China’s clickbait apps targeted by state media
It wasn’t that long ago that a popular humor app used by 17 million people in China was abruptly shut down by authorities, accused of carrying vulgar material. Now another app -- which made its name by giving users an eclectic mix of celebrity gossip, feng shui tips, and tenuous health claims -- has been singled out for criticism by state media.
The People’s Daily pounced on Qu Toutiao (which translates to “Fun Headlines”) and similar news apps. It criticized them for focusing too much on traffic, resulting in “meaningless” and sometimes pornographic content to chase clicks.
But clickbait is exactly what those apps are all about. They run on a “read and earn” model -- rewarding users with points for clicking on a certain amount of stories, and referring friends to the apps.
Qu Toutiao says the points you earn in the app can be converted to real money -- though the exchange rate varies daily according to the company’s advertising revenue. For instance, a successful friend referral on the app is worth 3,500 points -- but that could translate to anything from around 2 to 40 US cents depending on the day.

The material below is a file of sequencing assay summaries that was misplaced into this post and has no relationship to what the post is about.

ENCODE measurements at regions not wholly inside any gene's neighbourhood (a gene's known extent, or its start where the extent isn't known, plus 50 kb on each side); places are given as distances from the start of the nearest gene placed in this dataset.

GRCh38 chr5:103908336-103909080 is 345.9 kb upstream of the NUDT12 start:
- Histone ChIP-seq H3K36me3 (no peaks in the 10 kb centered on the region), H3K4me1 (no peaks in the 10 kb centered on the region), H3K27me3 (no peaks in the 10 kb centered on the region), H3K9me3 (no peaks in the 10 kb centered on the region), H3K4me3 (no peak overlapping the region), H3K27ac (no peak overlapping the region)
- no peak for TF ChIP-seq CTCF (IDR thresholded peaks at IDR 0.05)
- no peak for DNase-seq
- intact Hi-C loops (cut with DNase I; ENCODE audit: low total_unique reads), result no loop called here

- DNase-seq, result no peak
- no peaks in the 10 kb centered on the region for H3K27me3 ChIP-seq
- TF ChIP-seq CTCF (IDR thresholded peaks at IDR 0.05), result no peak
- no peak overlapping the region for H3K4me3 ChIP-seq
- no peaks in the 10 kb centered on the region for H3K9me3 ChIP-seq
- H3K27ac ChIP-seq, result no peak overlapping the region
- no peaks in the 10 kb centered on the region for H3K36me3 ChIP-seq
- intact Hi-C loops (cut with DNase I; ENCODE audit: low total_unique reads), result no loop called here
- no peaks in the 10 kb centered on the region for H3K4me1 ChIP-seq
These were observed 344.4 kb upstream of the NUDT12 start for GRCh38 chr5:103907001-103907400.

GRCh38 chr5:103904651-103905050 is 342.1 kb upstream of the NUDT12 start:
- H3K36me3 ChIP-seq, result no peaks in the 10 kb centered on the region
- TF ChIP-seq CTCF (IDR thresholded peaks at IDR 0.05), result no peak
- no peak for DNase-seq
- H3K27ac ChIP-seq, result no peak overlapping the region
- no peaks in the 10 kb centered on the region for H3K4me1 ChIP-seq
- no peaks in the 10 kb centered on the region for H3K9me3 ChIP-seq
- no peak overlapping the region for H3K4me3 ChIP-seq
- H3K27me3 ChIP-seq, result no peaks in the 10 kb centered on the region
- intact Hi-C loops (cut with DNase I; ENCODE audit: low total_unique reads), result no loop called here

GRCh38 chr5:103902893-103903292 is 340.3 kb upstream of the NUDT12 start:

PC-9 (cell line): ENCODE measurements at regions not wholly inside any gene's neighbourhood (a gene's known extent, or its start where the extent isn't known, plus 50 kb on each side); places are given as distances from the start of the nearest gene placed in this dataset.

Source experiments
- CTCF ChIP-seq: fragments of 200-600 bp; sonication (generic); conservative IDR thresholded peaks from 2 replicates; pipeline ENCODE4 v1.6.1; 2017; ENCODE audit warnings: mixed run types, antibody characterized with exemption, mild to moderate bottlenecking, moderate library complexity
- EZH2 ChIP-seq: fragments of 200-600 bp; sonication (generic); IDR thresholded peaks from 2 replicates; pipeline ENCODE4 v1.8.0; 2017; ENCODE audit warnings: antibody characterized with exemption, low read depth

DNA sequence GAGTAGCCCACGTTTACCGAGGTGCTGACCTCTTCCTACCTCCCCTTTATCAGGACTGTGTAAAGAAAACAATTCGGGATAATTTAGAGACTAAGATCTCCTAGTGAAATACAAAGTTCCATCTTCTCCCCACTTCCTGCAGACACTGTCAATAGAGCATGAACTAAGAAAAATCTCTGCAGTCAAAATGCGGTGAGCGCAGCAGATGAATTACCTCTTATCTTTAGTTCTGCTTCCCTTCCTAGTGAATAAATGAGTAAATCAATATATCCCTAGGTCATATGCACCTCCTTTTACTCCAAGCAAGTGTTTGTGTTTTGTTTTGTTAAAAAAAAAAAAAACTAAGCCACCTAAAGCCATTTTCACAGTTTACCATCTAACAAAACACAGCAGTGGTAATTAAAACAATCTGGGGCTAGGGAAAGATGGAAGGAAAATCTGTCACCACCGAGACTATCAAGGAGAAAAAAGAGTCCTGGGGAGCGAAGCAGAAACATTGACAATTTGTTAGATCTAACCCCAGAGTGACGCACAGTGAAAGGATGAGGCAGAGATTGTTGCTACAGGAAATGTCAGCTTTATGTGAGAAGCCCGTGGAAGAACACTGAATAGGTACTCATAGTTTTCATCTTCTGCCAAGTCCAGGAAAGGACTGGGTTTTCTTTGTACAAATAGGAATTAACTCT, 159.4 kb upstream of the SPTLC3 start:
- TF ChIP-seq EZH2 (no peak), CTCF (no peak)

That doesn’t seem a lot -- but the app thrives in third- and fourth-tier cities, which are usually less wealthy than their better-known peers like Shanghai and Beijing. Launched less than two years ago, it now boasts more than 10 million daily active users.
Qu Toutiao claims its top users have managed to earn thousands of dollars. But on Zhihu (a Quora-like Q&A site), it’s not uncommon to see people complaining they had been banned in the app for no clear reason -- and after accumulating a sizeable number of points.
The Chinese government often signals displeasure through stories in state media. Just a few months after the People’s Daily criticized Jinri Toutiao (no relation to Qu Toutiao), the popular news aggregator saw its main app removed from stores, and its humor app banned completely.